• Risk
  • eHealth snake oil: can we differentiate good eHealth from bad?

    Advice from the late W C Fields, an American comedian, was to “Always carry a flagon of whiskey in case of snakebite and furthermore always carry a small snake.”  Dr James L. Madara, Executive Vice President and CEO at the American Medical Association (AMA) has invoked snake and other metaphors with other creatures as imagery for bad eHealth. In his AMA address, he says it’s vital to separate “The digital snake oil from the useful--and potentially magnificent--digital tools.” Snake oil’s quack medicine and remedies, and the equivalent has no place in eHealth . It’s essential advice for Africa’s health systems.

    Achieving it needs action to It ferret out and quell the undesirable “digital dystopia” that doesn’t improve health, healthcare or make it more efficient. Dr Madara says examples are:

    Ineffective EHRsmHealth apps of questionable qualityTools often fail to enrich the doctor-patient relationshipTools that need more time, not less.

    He sees these as an increasing challenge that needs tackling. His examples of good investments are robotic surgery and telemedicine. These provide camouflage for poor eHealth that are “Appearing in disguise among these positive products are other digital so-called advancements that don't have an appropriate evidence base, or that just don't work that well.” The AMA’s separating the useful tools from the “digital noise” and working with vendors and federal regulatory agencies to apply the findings.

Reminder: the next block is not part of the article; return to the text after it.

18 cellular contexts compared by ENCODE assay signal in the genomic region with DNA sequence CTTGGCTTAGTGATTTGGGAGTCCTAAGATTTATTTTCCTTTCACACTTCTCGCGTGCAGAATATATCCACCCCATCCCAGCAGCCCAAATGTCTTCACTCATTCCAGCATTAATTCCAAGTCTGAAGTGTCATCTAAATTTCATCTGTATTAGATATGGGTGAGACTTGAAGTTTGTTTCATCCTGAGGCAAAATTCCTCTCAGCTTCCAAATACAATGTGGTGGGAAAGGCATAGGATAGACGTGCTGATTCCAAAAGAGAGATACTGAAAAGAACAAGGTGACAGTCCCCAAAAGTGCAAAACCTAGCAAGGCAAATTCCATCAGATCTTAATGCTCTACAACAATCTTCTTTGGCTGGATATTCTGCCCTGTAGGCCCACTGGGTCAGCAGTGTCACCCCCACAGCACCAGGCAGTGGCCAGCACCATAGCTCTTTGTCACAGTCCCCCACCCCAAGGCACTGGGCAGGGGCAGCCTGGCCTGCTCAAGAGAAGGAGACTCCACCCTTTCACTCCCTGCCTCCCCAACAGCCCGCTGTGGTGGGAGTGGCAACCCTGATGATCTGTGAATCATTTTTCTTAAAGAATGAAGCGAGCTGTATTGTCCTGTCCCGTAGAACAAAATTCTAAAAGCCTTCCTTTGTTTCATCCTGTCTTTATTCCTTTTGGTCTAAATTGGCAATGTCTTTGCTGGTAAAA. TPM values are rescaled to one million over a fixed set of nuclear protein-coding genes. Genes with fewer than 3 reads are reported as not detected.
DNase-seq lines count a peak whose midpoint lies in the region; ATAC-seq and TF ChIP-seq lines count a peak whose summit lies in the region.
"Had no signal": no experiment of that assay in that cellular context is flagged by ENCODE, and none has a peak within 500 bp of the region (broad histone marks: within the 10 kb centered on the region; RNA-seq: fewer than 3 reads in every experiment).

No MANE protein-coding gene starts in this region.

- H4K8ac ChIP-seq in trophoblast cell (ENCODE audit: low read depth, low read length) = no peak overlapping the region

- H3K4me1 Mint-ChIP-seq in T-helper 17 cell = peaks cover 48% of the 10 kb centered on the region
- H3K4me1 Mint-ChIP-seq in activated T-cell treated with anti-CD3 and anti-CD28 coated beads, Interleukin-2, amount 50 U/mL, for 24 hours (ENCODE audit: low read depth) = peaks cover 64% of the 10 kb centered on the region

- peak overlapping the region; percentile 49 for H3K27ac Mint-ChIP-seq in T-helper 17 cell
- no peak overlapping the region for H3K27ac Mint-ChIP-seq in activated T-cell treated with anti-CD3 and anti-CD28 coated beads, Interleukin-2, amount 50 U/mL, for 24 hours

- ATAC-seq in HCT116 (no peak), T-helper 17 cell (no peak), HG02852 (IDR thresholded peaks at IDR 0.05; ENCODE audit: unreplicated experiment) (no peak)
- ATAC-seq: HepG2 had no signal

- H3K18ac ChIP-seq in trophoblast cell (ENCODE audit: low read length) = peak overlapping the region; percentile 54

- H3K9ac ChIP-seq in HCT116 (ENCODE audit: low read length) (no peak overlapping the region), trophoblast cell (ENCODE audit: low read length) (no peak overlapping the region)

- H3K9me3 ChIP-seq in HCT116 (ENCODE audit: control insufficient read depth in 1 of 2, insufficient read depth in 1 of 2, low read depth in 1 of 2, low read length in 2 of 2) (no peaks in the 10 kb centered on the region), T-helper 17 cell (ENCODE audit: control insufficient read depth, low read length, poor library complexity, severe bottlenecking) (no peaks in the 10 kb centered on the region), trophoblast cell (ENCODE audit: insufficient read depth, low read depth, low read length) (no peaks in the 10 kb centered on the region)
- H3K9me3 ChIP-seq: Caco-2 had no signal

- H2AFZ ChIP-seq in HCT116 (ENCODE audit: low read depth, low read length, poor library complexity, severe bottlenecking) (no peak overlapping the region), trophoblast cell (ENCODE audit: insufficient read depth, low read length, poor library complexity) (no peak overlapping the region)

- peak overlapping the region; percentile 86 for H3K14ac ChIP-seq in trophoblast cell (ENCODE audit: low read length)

How can Africa’s health systems replicate this essential and unending task? They’ll need:

    A new eHealth role for each countries’ medical, nursing and pharmacist associationsDeveloped and applied eHealth regulationDoctors and other health workers knowledge embedded in eHealth solutionsAdapt eHealth tools to variations in practiceseHealth evidence databasesApplying findings in eHealth strategies, plans and procurements.

    Acfee’s eHealth evaluation database has examples of good and bad eHealth. Some of the bad eHealth is partly due to weak or inappropriate eHealth leadership, procurement, project management, benefits realisation and financing methods. Inadequacies in these limit the benefits of good eHealth, so need adding to the list of actions for Africa’s eHealth.

    These activities need resourcing. It’s a better investment than coping with the disruption of inappropriate eHealth.

  • Are IoT's risks understood and mitigated?

    Risk pervades all endeavours. It’s prevalent in actions and inaction. Mark Zuckerberg, a Facebook co-founder thinks that “The only strategy that is guaranteed to fail is not taking risks.” The challenges are first, is the risk of change so great that it’s unmanageable? Second is how to mitigate manageable risks? Dealing with these enables investors and decision takers to realise a good relationship between risk and reward.

    The Healthcare Internet of Things Rewards and Risk is a report from the Atlantic Council. McaFee, a sponsor with Intel Security, has a summary. The core proposition is that industry must build security into IoT devices from the outset, not as an afterthought. It’s becoming an imperative as IoT move rapidly towards consumers and embedded in medical devices, wearables, stretchables and ingestables.